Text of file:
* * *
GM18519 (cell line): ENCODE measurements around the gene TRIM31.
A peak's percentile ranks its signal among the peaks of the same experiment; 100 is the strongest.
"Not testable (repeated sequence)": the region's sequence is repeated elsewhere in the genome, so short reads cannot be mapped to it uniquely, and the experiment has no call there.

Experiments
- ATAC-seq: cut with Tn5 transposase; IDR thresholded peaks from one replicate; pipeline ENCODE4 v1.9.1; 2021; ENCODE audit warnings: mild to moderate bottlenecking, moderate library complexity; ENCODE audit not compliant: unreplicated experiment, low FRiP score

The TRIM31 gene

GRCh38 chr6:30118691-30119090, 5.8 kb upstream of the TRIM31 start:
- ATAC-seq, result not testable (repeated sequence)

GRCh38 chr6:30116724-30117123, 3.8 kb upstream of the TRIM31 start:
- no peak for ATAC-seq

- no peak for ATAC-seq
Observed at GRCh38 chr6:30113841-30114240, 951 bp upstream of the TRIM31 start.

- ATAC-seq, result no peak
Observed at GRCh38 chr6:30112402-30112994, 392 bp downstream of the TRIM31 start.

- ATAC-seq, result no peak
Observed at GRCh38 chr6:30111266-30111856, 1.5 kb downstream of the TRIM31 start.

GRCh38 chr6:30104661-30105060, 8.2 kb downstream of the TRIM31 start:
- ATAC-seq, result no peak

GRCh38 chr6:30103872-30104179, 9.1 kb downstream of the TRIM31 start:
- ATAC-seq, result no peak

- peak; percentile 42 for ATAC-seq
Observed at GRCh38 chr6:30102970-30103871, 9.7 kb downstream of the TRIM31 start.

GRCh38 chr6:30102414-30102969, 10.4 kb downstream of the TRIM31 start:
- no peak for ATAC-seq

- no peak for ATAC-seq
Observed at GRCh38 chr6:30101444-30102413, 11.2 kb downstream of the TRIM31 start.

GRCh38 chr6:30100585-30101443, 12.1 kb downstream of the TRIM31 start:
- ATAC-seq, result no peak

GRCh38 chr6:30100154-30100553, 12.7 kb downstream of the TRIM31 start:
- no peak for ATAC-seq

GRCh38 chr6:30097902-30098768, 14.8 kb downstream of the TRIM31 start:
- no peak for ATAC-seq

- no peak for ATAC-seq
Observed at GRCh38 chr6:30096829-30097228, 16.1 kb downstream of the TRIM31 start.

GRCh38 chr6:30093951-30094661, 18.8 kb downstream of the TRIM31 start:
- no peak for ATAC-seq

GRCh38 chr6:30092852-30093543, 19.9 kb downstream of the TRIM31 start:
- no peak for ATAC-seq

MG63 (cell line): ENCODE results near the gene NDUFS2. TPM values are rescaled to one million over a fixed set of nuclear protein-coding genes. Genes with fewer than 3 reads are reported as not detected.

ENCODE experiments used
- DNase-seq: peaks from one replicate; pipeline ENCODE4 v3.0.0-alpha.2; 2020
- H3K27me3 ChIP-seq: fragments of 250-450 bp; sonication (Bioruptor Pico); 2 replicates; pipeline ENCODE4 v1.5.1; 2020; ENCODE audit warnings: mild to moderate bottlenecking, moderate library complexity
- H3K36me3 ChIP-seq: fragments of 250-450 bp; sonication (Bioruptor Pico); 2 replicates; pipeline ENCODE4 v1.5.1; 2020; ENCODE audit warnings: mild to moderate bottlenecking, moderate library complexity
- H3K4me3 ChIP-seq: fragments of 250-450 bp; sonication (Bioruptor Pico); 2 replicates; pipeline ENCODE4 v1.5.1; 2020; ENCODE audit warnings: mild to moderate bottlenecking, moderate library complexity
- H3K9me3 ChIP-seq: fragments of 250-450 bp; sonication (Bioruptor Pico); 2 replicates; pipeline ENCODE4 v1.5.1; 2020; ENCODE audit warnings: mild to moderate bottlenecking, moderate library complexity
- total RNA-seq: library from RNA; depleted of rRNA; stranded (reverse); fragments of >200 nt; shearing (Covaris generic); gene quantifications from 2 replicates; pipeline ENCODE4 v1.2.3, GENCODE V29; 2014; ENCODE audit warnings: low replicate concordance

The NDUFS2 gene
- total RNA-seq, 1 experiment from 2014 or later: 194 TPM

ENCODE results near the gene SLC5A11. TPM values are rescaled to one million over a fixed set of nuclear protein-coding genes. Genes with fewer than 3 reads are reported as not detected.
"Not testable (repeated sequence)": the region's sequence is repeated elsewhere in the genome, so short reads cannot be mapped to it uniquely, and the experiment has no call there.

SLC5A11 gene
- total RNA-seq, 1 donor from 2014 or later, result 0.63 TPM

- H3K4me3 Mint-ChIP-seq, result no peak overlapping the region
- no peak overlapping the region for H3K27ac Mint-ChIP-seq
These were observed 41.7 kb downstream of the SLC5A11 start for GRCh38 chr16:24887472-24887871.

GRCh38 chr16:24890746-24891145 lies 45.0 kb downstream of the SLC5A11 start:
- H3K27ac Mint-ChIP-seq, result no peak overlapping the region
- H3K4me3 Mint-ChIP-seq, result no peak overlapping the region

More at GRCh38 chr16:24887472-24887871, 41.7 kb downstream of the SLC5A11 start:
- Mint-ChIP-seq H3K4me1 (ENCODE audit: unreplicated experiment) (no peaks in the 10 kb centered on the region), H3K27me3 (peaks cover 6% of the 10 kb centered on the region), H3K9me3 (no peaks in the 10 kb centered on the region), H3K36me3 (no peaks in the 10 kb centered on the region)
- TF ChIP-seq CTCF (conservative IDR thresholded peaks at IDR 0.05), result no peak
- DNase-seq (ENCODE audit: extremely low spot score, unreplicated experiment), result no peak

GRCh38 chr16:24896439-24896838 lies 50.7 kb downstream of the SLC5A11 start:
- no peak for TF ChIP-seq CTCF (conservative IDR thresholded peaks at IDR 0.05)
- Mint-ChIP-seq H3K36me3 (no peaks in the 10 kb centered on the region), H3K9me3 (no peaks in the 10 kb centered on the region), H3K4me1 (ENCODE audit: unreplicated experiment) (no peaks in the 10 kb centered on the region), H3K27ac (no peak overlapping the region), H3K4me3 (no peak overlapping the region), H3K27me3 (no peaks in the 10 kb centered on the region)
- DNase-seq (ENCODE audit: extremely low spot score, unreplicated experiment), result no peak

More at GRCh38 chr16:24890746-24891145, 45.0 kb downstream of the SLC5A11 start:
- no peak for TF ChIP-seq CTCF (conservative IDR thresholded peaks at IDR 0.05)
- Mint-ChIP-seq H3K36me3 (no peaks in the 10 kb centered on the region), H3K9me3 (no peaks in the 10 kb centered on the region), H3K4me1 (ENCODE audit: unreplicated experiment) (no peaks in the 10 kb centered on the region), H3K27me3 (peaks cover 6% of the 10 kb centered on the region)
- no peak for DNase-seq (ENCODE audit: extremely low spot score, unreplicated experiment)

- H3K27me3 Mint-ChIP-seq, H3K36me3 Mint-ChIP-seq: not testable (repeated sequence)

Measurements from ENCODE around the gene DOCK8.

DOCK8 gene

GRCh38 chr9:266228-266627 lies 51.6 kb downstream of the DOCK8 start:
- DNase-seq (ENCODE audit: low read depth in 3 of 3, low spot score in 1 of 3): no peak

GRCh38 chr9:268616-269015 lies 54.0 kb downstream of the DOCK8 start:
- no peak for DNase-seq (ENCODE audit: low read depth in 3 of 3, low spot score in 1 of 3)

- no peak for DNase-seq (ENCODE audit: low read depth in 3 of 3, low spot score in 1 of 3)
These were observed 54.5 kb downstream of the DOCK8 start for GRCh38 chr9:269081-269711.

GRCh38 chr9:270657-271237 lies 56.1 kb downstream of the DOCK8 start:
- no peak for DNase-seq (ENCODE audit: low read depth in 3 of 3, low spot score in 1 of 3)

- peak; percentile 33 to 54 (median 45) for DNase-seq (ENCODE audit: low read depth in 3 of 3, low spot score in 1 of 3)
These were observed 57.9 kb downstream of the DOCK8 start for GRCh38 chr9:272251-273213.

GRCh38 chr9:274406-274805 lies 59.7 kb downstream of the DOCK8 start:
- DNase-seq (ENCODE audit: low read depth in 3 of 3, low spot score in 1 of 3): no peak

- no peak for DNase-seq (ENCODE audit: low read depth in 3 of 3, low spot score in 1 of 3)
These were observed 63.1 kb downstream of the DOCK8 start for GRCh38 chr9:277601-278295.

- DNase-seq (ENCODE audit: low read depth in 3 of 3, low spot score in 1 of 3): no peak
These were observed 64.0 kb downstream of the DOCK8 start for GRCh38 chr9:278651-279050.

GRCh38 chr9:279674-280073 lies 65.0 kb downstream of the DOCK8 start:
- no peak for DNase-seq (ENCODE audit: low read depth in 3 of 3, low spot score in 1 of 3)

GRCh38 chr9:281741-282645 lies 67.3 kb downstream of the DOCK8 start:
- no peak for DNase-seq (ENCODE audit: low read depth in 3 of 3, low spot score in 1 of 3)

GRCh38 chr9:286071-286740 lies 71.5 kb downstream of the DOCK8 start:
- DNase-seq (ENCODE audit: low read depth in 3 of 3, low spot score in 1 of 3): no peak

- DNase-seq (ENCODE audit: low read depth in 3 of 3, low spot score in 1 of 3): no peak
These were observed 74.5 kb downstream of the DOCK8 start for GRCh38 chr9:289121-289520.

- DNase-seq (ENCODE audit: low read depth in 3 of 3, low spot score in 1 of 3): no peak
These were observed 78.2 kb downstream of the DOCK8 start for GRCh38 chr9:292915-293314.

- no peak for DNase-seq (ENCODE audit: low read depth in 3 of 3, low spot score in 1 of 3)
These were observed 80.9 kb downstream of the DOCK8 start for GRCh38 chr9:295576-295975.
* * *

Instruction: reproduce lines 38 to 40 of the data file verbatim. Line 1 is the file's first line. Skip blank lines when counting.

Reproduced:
- no peak for ATAC-seq

MG63 (cell line): ENCODE results near the gene NDUFS2. TPM values are rescaled to one million over a fixed set of nuclear protein-coding genes. Genes with fewer than 3 reads are reported as not detected.

ENCODE experiments used